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Thin Crowd Ends ‘Electric Yerevan’ Protests


Armenia - "Electric Yerevan" protest leaders Narek Ayvazian (L) and Davit Sanasarian (R) hold a rally in Liberty Square, Yerevan, 10Jul2015.

Armenia - "Electric Yerevan" protest leaders Narek Ayvazian (L) and Davit Sanasarian (R) hold a rally in Liberty Square, Yerevan, 10Jul2015.

A poorly attended rally at Yerevan’s Liberty Square has marked the end of sustained street protests that have forced the Armenian government to effectively suspend a controversial rise in electricity prices.

The current young leaders of the movement dubbed “Electric Yerevan” rallied supporters there late on Thursday three days after riot police forcibly unblocked the city’s central Marshal Bagramian Avenue that was occupied by protesters for the past two weeks.

They threatened renewed “decisive actions” against the government in the run-up to the rally. One of the protest leaders, Davit Sanasarian, indicated on Thursday morning that the youth movement could opt for another standoff with security forces if it attracts a large crowd.

Only a few hundred people turned out for the rally, however, leading the “Electric Yerevan” leaders to acknowledge that their number is too small to put pressure on the authorities. They stopped short of even staging a march through the city center.

The Armenian police made clear shortly before the unsanctioned rally that they will not allow such a march. Scores of police officers were deployed in and around the pedestrian square for that purpose.

Narek Ayvazian, one of the protest leaders, said the movement will hold another rally next week but announced no concrete dates. “We will move forward towards victory because we are the masters of this country,” he said.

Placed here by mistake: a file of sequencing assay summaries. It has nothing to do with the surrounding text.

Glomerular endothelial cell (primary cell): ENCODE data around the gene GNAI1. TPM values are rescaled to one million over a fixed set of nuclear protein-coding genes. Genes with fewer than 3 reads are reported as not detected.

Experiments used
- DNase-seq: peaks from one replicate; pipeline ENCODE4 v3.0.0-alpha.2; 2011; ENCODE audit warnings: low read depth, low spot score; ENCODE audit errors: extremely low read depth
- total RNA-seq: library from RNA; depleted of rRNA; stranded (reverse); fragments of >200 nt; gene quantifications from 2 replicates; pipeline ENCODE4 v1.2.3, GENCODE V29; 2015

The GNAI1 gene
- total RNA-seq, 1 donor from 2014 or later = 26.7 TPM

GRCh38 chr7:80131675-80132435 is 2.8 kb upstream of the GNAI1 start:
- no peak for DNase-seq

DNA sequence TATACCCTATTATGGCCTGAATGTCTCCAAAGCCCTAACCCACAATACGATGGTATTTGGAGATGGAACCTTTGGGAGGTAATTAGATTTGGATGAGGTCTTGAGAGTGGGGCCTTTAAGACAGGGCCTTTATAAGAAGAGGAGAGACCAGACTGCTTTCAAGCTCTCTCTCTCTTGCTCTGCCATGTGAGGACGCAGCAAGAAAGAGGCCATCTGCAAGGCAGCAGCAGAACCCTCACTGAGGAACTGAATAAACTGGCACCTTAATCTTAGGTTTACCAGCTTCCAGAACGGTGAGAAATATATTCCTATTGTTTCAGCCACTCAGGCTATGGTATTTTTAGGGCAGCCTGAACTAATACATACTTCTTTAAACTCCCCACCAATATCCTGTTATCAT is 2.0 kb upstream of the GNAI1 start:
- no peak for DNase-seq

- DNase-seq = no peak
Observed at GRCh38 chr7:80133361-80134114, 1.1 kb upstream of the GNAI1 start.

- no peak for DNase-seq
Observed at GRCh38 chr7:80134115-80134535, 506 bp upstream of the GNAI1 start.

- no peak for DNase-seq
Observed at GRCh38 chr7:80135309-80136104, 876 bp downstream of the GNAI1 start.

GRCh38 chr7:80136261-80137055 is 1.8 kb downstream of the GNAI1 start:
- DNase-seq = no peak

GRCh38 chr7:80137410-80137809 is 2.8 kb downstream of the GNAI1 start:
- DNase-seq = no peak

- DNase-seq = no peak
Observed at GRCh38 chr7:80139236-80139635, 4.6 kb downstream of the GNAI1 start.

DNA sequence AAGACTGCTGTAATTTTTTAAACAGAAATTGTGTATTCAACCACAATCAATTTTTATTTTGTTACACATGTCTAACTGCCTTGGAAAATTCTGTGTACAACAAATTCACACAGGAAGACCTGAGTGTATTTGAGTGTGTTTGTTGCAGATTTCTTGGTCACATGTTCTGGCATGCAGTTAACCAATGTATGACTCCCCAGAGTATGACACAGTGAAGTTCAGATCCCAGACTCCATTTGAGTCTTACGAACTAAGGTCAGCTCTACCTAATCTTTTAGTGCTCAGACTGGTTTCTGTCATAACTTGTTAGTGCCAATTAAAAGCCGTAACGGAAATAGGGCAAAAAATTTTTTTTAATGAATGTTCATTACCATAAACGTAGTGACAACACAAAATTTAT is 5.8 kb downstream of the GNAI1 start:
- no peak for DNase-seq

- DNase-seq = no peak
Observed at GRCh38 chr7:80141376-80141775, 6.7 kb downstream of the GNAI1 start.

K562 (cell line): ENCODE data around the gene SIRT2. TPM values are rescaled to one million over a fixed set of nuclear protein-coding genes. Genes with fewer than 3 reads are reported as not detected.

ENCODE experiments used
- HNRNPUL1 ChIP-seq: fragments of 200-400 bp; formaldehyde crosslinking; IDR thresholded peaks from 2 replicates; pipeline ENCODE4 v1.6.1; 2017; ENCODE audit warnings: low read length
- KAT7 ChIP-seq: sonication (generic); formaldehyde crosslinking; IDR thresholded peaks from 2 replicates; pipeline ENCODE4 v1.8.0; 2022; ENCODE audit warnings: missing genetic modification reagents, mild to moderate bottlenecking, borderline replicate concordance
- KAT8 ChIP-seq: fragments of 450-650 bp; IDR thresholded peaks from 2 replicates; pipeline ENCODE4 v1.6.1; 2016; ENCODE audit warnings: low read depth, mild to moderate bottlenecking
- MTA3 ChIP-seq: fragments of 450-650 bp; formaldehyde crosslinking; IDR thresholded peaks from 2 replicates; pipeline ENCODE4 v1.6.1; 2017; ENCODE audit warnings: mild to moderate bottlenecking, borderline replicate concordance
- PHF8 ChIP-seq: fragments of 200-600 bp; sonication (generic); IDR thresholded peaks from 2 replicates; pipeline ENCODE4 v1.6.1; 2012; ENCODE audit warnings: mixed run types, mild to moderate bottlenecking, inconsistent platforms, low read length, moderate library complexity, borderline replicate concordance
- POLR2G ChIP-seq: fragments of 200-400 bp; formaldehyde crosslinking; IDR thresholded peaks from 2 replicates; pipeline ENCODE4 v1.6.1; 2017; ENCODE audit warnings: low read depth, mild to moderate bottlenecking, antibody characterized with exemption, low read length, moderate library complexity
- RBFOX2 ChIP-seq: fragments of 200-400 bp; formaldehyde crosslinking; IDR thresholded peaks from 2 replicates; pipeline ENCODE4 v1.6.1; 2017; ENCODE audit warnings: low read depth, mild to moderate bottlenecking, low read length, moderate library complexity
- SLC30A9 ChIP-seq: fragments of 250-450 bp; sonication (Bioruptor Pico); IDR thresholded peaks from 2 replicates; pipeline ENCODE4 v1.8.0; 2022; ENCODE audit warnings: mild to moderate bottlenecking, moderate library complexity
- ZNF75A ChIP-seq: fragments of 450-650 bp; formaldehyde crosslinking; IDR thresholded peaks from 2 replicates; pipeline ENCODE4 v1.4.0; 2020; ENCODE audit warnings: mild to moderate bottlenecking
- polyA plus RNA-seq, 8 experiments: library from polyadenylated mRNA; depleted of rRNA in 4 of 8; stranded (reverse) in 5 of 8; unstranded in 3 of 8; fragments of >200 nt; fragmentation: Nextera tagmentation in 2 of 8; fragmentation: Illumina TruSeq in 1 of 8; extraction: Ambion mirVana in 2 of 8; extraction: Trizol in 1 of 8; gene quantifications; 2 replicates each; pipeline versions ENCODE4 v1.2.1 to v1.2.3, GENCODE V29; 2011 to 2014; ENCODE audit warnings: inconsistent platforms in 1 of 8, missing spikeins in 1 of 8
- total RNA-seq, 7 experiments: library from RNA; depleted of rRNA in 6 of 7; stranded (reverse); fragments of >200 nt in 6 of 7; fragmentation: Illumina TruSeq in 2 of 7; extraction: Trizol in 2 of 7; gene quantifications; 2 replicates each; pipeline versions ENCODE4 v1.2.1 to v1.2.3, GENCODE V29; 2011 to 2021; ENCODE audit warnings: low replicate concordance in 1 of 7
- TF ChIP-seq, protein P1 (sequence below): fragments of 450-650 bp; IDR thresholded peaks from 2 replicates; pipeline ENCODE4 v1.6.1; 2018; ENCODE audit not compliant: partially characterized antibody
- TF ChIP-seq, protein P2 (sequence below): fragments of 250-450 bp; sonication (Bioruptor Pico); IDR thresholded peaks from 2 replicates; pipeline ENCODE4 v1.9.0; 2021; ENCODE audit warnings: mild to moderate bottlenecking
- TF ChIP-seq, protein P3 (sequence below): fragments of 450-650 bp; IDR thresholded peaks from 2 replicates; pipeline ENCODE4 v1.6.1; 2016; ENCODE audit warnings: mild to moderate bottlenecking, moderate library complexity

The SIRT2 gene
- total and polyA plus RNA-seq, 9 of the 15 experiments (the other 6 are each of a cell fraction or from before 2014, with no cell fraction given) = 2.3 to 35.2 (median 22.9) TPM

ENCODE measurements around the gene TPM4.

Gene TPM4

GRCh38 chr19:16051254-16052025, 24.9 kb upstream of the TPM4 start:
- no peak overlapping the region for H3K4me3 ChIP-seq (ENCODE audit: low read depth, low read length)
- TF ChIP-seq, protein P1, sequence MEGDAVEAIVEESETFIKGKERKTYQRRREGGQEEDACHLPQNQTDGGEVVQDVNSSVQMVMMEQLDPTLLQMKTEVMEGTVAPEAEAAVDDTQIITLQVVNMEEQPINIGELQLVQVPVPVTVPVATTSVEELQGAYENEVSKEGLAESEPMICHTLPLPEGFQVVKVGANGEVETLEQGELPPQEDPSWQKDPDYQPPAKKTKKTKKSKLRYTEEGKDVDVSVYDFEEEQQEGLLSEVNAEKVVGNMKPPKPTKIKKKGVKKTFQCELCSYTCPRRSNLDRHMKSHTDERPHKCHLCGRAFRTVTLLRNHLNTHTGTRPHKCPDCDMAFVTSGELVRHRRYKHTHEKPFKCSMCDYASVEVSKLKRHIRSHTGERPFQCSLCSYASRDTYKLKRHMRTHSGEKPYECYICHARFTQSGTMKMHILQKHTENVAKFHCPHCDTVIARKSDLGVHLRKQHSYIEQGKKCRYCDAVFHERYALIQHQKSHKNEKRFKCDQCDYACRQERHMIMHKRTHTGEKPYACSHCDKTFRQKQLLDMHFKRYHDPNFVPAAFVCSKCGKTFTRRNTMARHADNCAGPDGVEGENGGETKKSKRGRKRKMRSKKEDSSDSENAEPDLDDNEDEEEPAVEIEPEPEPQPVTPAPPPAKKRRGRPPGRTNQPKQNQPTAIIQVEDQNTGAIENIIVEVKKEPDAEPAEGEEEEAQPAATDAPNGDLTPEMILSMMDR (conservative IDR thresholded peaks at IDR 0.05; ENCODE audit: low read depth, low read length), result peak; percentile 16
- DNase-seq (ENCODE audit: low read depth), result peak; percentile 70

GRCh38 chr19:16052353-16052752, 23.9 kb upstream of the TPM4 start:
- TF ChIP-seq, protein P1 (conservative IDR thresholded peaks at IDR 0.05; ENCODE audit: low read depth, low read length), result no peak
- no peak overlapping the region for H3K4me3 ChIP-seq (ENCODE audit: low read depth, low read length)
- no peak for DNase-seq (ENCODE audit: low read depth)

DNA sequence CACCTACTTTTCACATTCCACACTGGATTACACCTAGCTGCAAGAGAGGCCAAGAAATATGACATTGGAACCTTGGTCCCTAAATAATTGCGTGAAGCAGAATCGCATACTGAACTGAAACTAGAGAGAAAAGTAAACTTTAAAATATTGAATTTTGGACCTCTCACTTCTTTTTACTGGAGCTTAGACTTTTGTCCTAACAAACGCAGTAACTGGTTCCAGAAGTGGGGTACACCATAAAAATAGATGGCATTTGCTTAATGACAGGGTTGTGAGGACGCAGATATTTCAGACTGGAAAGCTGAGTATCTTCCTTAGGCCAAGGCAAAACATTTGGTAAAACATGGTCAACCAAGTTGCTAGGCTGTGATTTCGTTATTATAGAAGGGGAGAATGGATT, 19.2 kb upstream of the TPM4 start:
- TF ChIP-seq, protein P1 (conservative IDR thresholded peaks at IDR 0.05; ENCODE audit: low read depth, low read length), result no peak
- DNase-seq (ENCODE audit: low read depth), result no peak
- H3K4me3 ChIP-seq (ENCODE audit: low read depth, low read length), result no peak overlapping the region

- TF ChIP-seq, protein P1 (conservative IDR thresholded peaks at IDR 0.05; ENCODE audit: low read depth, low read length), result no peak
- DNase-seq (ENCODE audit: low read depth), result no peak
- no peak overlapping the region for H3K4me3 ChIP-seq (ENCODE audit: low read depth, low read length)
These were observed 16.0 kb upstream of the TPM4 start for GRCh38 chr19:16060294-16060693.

Armenia - Young protesters spend a third night on a blocked secton of Marshal Bagramian Avenue, Yerevan, 25Jun2015.

Armenia - Young protesters spend a third night on a blocked secton of Marshal Bagramian Avenue, Yerevan, 25Jun2015.

Sanasarian, for his part, announced the end of his three-day hunger strike aimed at getting thousands of Armenians to rejoin the protests. “I’m ending the hunger strike on one condition: we won’t keep streets and squares vacant,” he said.

The nonstop protests on Marshal Bagramian Avenue, which began on June 22, attracted large crowds until President Serzh Sarkisian announced on June 27 that his government will temporarily subsidize energy supplies to ensure that Armenians do not pay more for electricity at least until an emergency audit of the national electric utility. The audit is supposed to determine whether the Russian-owned utility was right to seek higher tariffs.

No To Plunder, a youth group which launched the protests, urged the demonstrators to leave the avenue on June 28. But it was pushed aside by more radical activists like Ayvazian and Sanasarian. They insisted that the authorities formally and irreversibly annul the more than 17 percent price hike.

Sanasarian also demanded on Thursday a criminal investigation into what many Armenians believe is widespread corruption within the national power distribution network. He said he and his comrades will push for regime change in Armenia if this demand is rejected.

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